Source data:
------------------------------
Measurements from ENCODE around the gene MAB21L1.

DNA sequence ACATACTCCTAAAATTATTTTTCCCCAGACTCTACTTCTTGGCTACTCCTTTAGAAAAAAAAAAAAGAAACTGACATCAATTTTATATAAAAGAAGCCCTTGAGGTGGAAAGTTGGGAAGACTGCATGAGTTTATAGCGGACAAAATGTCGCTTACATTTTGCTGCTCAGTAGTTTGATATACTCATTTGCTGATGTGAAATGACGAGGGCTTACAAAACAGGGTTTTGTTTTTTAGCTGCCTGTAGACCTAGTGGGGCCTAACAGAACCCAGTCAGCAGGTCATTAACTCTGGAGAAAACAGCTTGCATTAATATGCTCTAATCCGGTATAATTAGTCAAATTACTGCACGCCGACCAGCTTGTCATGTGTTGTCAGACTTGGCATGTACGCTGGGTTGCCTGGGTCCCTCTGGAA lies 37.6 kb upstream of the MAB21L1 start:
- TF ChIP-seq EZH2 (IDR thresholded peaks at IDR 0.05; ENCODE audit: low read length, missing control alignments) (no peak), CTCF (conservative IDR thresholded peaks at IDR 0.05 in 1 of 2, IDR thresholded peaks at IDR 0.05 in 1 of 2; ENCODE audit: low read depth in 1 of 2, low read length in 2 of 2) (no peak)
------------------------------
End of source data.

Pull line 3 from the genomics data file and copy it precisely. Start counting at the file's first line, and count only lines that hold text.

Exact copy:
- TF ChIP-seq EZH2 (IDR thresholded peaks at IDR 0.05; ENCODE audit: low read length, missing control alignments) (no peak), CTCF (conservative IDR thresholded peaks at IDR 0.05 in 1 of 2, IDR thresholded peaks at IDR 0.05 in 1 of 2; ENCODE audit: low read depth in 1 of 2, low read length in 2 of 2) (no peak)